Tuesday May 25, 2010 - 10:50:18 GMT
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Deflation Threatens, Policy Response Limited (FXA)
With US core CPI up 0.9% year-over-year in April, the lowest annual rate since 1966, and core PCE price index up 1.3% year-over-year in March, the US economy is not generating much in the way of inflation. And going from low inflation to negative inflation is a short hop skip and a jump when the unemployment rate is nearly 10%, private demand is anemic, housing sector wobbly and on the verge of another downturn, exports facing headwinds from a firm dollar and weak external demand, a still non-credit creating banking system and fiscal policy effects on the down hill side of peak impact.
While it would be hubris to forecast a deflationary spiral ahead, the risks of a broad decline in prices driving savings up is still a risk for the US and global economy. Deflation also implies falling asset prices and falling household net worth (lower real estate and equity prices). So I ask what can be done, from a policy point of view, if deflation threats build in the next few quarters?
Well BOE MPC member Posen noted today that nothing can be expected from fiscal policy makers ahead in the UK if deflation were to rear its ugly head. Posen, a student of Japanâ€™s lost decade (more like lost decades) also argued that the US and UK are not Japan when it comes to preventing deflation from taking rootâ€¦both are more open and dynamic economies, even if the fiscal firepower is more limited than Japanâ€™s was in the 1990â€™s. Looking at US politics ahead of the November 2010 mid-term elections I would argue that the door is pretty firmly shut on another fiscal policy stimulus. The UK government led by the Conservatives was elected on a pledge to cut the deficitâ€¦today Chancellor Osborne outlined GBP6.5bln in savingsâ€¦and more will be forthcoming in the next budget.
The Euro Zone is frantically reining in fiscal stimulusâ€¦even in countries where the economy is in serious contractionâ€¦arguably already in deflationâ€¦Greece and Ireland come to mind. Even Germany is unveiling budget cutting measures. And EU finance ministers under the urging of the German government are contemplating changes to the EU Treaty that would strengthen fiscal policy compliance with stricter sanctions.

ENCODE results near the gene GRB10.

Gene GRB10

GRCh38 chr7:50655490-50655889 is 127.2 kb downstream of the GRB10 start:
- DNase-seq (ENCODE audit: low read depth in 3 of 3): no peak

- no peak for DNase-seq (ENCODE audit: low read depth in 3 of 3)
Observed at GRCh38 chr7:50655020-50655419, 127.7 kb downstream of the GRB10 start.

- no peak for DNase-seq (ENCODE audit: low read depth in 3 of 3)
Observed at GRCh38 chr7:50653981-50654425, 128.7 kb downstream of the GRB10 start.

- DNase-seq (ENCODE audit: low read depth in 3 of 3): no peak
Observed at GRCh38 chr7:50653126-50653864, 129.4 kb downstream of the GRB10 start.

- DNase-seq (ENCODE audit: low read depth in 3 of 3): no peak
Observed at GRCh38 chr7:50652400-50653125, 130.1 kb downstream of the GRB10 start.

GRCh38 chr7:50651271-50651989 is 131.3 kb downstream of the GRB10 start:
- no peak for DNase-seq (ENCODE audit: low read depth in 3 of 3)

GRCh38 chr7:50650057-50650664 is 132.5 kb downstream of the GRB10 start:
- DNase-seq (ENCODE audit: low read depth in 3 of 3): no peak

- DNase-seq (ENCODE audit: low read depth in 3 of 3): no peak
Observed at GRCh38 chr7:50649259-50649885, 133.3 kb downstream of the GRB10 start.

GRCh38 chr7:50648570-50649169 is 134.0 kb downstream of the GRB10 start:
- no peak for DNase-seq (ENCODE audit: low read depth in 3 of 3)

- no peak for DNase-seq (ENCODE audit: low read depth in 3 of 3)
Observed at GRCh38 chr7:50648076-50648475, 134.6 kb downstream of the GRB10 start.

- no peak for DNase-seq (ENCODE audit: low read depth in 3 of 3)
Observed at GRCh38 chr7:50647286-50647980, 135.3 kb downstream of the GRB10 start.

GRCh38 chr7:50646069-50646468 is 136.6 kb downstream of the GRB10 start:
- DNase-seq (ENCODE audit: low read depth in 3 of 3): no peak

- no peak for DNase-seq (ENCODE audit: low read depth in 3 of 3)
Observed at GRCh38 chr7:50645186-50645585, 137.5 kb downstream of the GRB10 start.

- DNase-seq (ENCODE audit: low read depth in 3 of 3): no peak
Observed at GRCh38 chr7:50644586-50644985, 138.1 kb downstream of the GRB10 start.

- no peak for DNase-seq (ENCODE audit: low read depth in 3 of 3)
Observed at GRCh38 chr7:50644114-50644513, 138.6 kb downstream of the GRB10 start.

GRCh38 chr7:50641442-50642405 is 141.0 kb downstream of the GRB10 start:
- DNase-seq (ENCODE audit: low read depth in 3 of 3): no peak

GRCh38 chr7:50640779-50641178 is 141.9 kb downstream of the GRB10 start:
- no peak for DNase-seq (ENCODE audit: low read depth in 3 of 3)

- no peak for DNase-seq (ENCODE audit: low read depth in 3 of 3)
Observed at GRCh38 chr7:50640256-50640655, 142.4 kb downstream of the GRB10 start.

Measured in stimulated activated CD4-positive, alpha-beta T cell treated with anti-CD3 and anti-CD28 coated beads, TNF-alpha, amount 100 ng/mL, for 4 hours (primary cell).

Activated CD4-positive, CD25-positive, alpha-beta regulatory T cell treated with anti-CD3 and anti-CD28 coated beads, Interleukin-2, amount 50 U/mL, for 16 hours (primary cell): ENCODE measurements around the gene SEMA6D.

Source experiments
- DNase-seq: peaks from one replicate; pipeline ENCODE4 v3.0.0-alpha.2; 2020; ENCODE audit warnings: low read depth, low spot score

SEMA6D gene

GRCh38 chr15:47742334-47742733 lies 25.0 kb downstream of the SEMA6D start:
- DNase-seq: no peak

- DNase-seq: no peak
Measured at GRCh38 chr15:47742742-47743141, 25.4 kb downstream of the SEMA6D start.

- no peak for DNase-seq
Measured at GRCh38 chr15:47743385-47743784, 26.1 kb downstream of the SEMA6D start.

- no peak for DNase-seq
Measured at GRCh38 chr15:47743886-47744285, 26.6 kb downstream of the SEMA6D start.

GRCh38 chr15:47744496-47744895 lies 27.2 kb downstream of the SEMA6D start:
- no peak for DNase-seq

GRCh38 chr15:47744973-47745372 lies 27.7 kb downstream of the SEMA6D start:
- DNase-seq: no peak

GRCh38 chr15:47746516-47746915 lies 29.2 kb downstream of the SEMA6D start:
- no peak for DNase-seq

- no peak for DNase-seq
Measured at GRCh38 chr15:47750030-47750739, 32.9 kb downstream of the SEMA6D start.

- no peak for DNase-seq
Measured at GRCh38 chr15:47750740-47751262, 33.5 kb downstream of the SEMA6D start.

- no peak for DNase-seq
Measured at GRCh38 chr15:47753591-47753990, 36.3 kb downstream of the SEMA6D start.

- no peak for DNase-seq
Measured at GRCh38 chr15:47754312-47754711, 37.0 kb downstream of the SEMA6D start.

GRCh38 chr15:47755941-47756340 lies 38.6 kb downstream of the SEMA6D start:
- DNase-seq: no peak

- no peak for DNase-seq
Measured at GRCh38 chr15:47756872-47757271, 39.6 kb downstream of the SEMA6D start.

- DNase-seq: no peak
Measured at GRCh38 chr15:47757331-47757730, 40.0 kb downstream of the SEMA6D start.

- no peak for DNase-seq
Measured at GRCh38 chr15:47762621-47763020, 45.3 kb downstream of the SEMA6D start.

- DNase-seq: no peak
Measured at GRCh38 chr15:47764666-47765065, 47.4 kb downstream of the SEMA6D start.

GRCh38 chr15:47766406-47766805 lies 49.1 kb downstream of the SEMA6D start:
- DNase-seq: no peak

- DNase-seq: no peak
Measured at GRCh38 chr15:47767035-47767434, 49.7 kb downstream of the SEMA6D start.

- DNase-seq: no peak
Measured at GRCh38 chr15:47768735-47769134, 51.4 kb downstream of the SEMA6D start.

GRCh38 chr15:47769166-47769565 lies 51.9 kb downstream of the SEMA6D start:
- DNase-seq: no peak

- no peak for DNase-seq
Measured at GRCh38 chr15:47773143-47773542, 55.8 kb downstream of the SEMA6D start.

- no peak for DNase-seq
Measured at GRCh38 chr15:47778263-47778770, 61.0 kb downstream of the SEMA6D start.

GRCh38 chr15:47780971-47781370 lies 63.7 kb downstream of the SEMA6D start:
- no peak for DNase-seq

Europe is done fiscally. The US is all but done on fiscal stimulus at least through the November 2010 election and only after if the Democrats retain majorities in the House of Representatives and the Senate.
Japan is at its debt limits tooâ€¦worse debt to GDP than Greeceâ€¦assumption here is that this homogeneous and compliant population will bequeath its huge private savings to the government to pay down the debt at some point in the future. But the government is debating limits on JGB issuance ahead and the prospects for Japanâ€™s enormously unpopular government to spend its way to prosperity is severely limited.
The only seemingly unconstrained fiscal provider on the planet appears to be China which has instituted a number of large and powerful, not to mention effective, fiscal stimulus packages. But even here the government is not eager to keep writing checks to drive domestic investment indefinitely (increasing capacity) at a time when the outlook for global exports is questionable at best.
So it all boils down to central banks. With the BOE and Fed in quantitative easing mode and looking for a way out, there is reason to think that neither central bank will volunteer to adding to balance sheet expansion anytime soon short of a serious dose of financial contagionâ€¦a run on the banking system. The ECB has scope to do much more but not the stomach for it and an awesome if dogmatic excuseâ€¦sole mandate of price stability and this is an asymmetric mandateâ€¦inflation bias. ECB could cut the refi rate to zero or near zero and leave its bond purchases unsterilized (admittedly there is reason to believe that the ECB is not really sterilizing the purchases as they accept term deposits as collateral for loans). The BOJ is not inclined to do more â€“ not even with the cabinet breathing down its neck to do more.
Heaven help us if there is a more serious round of financial contagion aheadâ€¦the European debt crisis has driven LIBOR out to the highest rates since July of 2009, though well under the peak rates of 2008. And there are signs that European banks are having a harder time issuing CP at rates and maturities that US money market funds wantâ€¦regulatory changes over this body of asset managers is changing at the end of the month mandating that 30% of securities held are for 7 days or less while most bank CP programs are 3 and 6 months. I suspect the ECB is going to get a rude awakening in coming days as European banks turn to the central bank for more funding.
So we need to pray that stocks go up and the shape of the recovery is V-like, not W, not U, not L and not I. I canâ€™t help of thinking of the predicament BP engineers are in right now off the coast of Louisiana when contemplating the job ahead for the worldâ€™s central banks.
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